• art thiel

      A fullback would be a worthy get. Marcel Reece was a real asset a couple of years ago.

  • Alan Harrison

    I like the pick. Yes, he would have been available in Round 2 (I don’t believe John Schneider when he says that a team wanted to trade for him), but the Hawks didn’t have a Round 2 pick. So they follow their plan, which is “get our guy,” no matter where he is on other people’s boards. It’s a Bruce Irvin, James Carpenter kind of move, which is iffy. But if they can get a pass-rusher at 3, we’ll get better.

    • Effzee

      I don’t think John would just make stories up.

    • art thiel

      I doubt Schneider is lying about Penny being pursued. It’s a small thing unworthy of fabrication. I do think they could have moved back again safely to still get Penny.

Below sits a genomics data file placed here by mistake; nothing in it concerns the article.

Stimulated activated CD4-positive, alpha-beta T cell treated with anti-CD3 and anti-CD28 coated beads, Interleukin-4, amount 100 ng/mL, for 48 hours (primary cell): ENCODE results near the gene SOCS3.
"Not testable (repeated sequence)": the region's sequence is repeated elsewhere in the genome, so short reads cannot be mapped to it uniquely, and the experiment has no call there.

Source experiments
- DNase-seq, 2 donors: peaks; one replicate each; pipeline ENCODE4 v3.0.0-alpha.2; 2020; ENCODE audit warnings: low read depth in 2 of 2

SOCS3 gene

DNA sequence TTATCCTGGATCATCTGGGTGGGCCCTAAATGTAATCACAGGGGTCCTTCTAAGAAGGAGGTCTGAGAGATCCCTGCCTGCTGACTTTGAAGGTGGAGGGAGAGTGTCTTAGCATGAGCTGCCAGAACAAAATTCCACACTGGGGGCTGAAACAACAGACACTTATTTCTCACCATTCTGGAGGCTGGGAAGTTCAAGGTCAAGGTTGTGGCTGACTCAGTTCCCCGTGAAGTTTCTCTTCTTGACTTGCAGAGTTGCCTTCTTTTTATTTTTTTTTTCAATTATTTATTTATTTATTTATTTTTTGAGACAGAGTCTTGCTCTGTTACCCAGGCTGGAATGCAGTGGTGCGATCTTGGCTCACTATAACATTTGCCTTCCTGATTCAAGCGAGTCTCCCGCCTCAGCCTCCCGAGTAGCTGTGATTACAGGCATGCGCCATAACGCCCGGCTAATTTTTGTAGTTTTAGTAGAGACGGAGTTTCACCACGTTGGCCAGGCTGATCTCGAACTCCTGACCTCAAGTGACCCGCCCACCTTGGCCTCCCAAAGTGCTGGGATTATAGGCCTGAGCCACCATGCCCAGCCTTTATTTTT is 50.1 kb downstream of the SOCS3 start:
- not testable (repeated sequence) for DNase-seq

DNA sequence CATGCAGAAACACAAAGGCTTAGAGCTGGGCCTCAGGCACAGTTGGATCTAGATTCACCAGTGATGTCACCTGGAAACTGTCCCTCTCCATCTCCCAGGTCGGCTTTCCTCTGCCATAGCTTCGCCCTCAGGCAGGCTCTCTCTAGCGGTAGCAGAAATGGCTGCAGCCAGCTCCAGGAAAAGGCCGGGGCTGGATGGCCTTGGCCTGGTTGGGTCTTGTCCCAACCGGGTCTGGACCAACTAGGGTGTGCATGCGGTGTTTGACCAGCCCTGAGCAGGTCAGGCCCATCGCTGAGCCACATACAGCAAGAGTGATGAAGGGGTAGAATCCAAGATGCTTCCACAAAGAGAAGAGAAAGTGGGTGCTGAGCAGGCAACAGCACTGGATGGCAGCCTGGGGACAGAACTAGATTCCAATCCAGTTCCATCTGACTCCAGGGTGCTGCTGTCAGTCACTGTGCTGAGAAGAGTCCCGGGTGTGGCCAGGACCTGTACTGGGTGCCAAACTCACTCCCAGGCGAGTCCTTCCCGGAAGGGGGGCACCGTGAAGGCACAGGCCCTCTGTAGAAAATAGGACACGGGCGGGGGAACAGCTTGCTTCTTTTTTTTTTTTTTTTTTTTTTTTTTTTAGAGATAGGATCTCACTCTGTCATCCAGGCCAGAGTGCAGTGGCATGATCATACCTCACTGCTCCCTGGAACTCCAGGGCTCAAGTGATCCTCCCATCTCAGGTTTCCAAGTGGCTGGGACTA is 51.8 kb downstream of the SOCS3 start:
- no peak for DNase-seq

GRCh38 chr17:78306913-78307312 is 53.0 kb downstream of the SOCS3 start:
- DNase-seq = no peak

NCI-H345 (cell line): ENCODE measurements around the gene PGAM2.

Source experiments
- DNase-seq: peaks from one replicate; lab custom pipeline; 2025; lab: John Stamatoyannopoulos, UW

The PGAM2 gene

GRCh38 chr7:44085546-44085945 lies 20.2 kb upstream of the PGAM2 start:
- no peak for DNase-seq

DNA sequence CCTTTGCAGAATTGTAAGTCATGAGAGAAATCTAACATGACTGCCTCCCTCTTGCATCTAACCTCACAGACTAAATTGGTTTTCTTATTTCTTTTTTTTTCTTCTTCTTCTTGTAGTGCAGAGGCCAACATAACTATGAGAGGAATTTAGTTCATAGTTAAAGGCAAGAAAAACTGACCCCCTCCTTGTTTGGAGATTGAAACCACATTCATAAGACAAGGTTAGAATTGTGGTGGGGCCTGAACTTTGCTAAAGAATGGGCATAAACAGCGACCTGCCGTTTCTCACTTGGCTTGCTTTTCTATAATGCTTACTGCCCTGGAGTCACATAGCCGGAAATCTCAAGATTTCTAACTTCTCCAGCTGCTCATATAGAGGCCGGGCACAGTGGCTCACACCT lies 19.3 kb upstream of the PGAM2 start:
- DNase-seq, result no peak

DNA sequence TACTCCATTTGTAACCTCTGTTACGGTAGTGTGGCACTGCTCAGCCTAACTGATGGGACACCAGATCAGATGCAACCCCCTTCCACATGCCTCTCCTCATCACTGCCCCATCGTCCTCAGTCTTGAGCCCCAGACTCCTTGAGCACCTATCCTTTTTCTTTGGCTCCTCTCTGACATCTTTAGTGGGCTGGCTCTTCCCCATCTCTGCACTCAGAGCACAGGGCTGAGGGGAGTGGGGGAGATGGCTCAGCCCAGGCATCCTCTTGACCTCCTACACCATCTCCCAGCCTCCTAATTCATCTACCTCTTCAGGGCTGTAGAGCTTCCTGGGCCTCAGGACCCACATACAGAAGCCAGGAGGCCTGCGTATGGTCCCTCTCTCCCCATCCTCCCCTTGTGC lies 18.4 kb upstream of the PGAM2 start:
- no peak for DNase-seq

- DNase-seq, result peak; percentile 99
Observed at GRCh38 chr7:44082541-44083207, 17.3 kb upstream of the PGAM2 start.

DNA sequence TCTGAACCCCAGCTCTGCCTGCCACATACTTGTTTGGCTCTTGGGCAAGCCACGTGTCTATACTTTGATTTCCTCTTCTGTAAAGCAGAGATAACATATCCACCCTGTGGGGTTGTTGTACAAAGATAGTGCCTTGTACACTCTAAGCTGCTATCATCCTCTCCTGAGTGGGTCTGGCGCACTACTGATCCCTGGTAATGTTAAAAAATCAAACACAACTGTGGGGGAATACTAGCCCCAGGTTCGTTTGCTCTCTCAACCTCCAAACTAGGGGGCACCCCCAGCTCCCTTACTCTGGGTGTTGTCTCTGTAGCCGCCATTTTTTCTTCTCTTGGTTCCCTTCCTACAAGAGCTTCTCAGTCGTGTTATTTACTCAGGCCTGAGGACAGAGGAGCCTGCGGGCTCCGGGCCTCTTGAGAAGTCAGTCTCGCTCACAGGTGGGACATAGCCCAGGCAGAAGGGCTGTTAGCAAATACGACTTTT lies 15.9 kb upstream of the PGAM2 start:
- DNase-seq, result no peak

• Effzee

    Love the pick.

    • art thiel

      Careful. Optimism isn’t trendy around the Seahawks.

      • Ken S.

        If I weren’t an optimist I wouldn’t be a Seahawks fan. As for the Mariners…

        • Husky73

          I remain the Mariner Optimist.

  • coug73

    High stakes drama. Will Mr. Penny pay out for the Hawks or will the poor offensive line play tarnish Mr. Penny’s chances of success. Good luck to Mr. Penny the challenge is great.

    • art thiel

      The Seahawks upgraded with Fluker, and are sticking with the four returnees. But if Ifedi continues to lead the league in penalties, the presumption is George Fant is ready to succeed him at RT.

  • tor5